Do you know how satisfying it is to slam this coin down on a table instead of pulling out a Scrabble dictionary? I found this on the floor of an airplane, which is the most exciting thing that has ever happened to me on an airplane.

6. South African Cent, 1979, and Spanish Five-Peseta Piece, 1957

Face value: 1/100 of a rand, or 0.07 cents U.S., or 27 kobo. And nothing.

Theoretical coin collector value: about $2 and about $4.

These coins have negative value, because I hate their faces. That guy on the left is Nicolaas Johannes “Nico” Diederichs, a major figure in the apartheid government. He was an admirer of the Third Reich and brought that volksnationalism to South Africa. He remained an influential figure in Afrikaner nationalism from the 1930s until his death in office in 1978… after which his face was temporarily put on all the money so he could stick around. The guy on the right is Francisco Franco, a more famous brutal authoritarian dictator. I have placed them on a knotty red cloth as an anti-fascist binding spell.

7. Cinco Pesos, 1972

Face value: nonexistent.

Theoretical coin collector value: about $3.

In contrast, look at this jaunty fellow! He is Vicente Guerrero, the commander in chief of the Mexican army that won independence from Spain, after which he insisted on full civil rights for not only those of European descent, but also for indigenous people, people of African descent, and biracial people, all of which he himself was. He abolished slavery and was the best. Moreover, the collar of the jacket he is wearing in this picture is everything I have ever wanted in a piece of clothing. Critics will tell you he almost certainly never wore a uniform that looked anything like this. But look at it!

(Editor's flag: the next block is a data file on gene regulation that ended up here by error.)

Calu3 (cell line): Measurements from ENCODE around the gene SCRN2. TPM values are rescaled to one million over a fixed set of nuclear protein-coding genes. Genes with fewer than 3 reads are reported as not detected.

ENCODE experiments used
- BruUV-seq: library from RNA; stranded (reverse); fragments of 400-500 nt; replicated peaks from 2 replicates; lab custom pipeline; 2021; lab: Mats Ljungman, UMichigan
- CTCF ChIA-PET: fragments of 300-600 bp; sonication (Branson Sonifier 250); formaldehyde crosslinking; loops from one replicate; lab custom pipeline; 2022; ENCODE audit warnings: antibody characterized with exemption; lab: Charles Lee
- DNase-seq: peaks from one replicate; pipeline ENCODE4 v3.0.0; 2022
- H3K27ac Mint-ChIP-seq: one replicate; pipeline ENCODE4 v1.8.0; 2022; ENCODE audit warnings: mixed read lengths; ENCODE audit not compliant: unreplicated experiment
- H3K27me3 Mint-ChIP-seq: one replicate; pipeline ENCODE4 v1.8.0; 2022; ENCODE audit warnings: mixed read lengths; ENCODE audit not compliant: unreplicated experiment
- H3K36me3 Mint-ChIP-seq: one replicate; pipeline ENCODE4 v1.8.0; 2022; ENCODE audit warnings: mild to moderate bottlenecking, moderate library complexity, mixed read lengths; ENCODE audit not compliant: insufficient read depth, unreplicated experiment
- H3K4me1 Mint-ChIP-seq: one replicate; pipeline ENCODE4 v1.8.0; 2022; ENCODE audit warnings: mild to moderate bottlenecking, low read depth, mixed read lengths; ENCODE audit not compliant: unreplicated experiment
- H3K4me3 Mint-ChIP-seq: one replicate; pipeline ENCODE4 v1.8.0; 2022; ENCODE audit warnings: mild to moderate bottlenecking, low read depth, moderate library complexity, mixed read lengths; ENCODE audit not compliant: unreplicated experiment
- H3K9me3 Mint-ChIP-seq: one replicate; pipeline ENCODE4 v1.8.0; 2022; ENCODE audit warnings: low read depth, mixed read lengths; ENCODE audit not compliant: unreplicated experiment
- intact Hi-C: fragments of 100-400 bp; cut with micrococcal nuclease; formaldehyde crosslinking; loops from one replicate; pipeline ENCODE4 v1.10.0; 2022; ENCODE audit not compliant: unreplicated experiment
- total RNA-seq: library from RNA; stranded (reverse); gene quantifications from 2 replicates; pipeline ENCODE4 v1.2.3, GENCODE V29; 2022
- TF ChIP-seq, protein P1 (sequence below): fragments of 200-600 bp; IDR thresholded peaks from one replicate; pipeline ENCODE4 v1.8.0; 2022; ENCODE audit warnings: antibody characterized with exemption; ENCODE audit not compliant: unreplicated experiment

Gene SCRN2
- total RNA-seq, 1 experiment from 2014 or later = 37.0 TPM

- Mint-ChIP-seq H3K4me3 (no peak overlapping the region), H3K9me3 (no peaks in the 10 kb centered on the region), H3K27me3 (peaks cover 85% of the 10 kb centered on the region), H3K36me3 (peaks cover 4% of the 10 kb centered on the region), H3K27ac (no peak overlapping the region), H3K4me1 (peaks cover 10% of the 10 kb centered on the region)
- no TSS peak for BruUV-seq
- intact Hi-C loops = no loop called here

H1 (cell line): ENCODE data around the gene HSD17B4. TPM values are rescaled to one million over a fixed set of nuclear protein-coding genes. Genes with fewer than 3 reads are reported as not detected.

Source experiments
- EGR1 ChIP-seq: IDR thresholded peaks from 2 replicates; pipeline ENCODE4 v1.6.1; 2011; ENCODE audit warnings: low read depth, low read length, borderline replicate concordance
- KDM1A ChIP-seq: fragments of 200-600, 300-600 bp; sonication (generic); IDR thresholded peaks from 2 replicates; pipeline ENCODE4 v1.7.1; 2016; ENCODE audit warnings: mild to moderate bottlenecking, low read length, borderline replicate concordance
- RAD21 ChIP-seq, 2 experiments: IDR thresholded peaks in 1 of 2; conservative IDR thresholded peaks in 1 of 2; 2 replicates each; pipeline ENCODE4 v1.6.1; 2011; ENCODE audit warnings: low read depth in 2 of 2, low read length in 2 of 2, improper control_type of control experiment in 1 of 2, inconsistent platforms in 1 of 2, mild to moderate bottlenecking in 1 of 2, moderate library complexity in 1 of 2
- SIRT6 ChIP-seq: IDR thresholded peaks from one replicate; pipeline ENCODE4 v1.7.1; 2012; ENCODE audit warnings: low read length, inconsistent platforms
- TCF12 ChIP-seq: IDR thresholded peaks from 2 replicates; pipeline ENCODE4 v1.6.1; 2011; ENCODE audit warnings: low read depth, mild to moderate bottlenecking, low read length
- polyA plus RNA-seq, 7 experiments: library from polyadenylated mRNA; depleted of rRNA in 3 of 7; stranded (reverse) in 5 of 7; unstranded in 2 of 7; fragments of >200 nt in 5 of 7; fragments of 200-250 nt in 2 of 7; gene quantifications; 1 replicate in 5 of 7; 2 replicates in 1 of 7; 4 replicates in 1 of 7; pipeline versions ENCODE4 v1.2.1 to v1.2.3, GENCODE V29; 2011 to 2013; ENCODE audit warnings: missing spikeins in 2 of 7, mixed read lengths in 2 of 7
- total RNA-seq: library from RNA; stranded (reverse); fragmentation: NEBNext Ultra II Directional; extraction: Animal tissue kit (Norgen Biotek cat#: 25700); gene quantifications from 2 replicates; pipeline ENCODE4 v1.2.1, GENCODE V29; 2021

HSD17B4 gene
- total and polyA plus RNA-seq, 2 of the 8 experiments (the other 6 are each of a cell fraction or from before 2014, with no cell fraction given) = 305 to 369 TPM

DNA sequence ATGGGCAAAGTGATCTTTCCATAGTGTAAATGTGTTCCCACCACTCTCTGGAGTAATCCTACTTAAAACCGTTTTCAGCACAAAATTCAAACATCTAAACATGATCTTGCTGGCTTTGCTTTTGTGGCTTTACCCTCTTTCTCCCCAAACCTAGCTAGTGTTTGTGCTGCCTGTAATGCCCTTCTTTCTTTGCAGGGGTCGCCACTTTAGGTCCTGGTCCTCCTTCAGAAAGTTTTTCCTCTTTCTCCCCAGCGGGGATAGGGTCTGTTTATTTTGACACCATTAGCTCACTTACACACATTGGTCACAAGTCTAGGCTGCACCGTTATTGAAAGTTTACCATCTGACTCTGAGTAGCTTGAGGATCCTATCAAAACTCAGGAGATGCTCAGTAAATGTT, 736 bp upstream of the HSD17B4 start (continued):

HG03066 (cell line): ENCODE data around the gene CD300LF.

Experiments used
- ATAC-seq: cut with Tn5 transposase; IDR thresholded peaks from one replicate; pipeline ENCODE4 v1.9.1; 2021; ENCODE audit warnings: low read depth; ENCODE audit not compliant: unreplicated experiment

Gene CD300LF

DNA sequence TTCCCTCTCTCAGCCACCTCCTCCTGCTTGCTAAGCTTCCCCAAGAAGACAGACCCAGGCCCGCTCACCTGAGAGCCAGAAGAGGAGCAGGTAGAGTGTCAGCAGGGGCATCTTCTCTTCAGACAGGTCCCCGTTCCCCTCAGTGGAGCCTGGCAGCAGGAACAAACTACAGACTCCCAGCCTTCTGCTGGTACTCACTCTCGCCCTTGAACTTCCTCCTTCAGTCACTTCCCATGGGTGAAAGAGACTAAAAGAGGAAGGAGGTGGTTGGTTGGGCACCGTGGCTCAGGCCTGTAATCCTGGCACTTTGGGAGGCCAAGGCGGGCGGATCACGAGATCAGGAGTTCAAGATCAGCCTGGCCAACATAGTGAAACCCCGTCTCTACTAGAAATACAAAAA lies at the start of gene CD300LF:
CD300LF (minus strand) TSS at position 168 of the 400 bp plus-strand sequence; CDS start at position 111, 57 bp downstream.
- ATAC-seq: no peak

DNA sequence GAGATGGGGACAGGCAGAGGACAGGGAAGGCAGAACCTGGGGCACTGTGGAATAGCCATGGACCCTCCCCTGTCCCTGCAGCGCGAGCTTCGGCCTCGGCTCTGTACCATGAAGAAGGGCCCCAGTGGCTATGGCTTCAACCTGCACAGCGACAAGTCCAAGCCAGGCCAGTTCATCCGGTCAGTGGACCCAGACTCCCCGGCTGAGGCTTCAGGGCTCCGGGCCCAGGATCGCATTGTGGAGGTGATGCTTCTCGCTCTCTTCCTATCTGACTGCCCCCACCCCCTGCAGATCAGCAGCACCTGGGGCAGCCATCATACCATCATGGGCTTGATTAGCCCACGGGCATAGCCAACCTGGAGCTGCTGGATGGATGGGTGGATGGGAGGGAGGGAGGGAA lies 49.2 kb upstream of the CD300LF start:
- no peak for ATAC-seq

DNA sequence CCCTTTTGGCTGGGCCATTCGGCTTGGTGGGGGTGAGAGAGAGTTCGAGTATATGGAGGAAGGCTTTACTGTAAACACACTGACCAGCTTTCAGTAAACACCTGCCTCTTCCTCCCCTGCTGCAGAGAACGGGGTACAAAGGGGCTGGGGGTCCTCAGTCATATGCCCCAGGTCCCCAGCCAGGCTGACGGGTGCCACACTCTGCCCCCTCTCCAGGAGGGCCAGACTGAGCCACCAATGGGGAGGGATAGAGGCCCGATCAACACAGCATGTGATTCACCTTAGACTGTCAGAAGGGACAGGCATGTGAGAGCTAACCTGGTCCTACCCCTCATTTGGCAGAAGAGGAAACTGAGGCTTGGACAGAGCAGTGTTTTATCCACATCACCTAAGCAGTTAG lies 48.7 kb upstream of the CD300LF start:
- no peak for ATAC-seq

Yay! The best coin!

However, the peso, much like the Bolivar, isn’t always itself. This is the old peso. It was replaced by the nuevo peso in 1993, at a revaluation of 1000 to 1. If this coin were still legal tender (it isn’t) it would be worth 0.025 cents.

8. United Kingdom Half Penny, 1967

Face value: half of one pence, but pre-decimalization, when there were 260 pence in a pound. So less than 1/500 of one pound sterling.

Theoretical coin collector value: about $1.33.

I don’t know that I own anything which has appreciated in value as much as this half penny, which is worth hundreds of times what it says it is, despite not being worth much. However its chief value to me is that every time I hear the song lyric “if you haven’t got a penny, a ha’penny will do,” I feel satisfied.

Similarly, when I am reading a novel from the 1800s in which someone is desperate for a shilling, I know I’ve got one (pictured). The same with kopeks (not pictured) and sous (not pictured). It’s the literary version of knowing what my Harry Potter house is. On the subject of which, I found the ha’penny on the floor of Kings Cross in 2007 while passing between train platforms, although the last time it really counted as money was 1971. Wizards, you think?

Bonus: The Franklin Mint

My mother-in-law occasionally buys things with the idea that they will be worth something someday, and then stores them in dark cabinets until it is time to move apartments, at which time her son helps her sort through what is worth keeping and puts the rest of the stuff in the junk pile. One of these times, my husband made the mistake of saying “who would want a bunch of extremely tiny worthless coins” while I was nearby.

This is a full run of every U.S. coin ever, reproduced at about a three-millimeter diameter, a size at which it is impossible to see detail. They have a special carrying case made of blue velveteen divots which completely fail to hold them in place. They are the most worthless thing I have ever seen.

I have to hide them from myself because I am so frenzied with excitement each time I remember they exist. God bless you, Franklin Mint.

Romie Stott has far too many collections. You can read about them in The Billfold or at Atlas Obscura, and can follow her on twitter @romiesays.

All photos courtesy of the author.